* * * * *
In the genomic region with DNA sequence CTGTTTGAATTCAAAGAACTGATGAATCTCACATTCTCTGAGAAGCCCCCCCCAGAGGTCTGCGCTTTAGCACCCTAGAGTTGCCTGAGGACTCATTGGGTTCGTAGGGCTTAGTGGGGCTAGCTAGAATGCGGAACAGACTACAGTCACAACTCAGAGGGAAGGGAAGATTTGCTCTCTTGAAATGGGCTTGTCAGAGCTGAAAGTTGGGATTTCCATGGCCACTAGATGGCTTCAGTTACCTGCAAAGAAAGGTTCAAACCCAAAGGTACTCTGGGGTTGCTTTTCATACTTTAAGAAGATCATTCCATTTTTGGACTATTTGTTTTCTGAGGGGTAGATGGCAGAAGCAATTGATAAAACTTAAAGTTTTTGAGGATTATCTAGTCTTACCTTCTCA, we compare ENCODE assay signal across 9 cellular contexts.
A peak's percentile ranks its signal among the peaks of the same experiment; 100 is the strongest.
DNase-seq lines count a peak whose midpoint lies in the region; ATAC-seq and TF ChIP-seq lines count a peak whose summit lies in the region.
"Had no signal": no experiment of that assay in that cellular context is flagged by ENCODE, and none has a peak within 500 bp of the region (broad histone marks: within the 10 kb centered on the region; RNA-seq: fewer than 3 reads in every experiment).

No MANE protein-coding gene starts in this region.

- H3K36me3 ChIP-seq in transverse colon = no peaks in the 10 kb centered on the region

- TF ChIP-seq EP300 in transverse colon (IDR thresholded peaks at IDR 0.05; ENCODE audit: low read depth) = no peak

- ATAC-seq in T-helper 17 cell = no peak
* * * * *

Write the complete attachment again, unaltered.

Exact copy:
In the genomic region with DNA sequence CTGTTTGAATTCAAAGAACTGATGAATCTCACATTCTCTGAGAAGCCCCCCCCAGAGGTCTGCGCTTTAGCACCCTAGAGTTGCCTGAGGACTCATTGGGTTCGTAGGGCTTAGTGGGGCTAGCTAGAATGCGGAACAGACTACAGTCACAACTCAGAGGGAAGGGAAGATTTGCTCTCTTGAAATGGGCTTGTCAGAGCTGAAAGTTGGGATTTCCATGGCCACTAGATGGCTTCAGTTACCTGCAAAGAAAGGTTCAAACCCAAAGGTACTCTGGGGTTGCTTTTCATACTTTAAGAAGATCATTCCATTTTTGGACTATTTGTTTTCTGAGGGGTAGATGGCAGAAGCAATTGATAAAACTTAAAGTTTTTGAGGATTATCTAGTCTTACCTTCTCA, we compare ENCODE assay signal across 9 cellular contexts.
A peak's percentile ranks its signal among the peaks of the same experiment; 100 is the strongest.
DNase-seq lines count a peak whose midpoint lies in the region; ATAC-seq and TF ChIP-seq lines count a peak whose summit lies in the region.
"Had no signal": no experiment of that assay in that cellular context is flagged by ENCODE, and none has a peak within 500 bp of the region (broad histone marks: within the 10 kb centered on the region; RNA-seq: fewer than 3 reads in every experiment).

No MANE protein-coding gene starts in this region.

- H3K36me3 ChIP-seq in transverse colon = no peaks in the 10 kb centered on the region

- TF ChIP-seq EP300 in transverse colon (IDR thresholded peaks at IDR 0.05; ENCODE audit: low read depth) = no peak

- ATAC-seq in T-helper 17 cell = no peak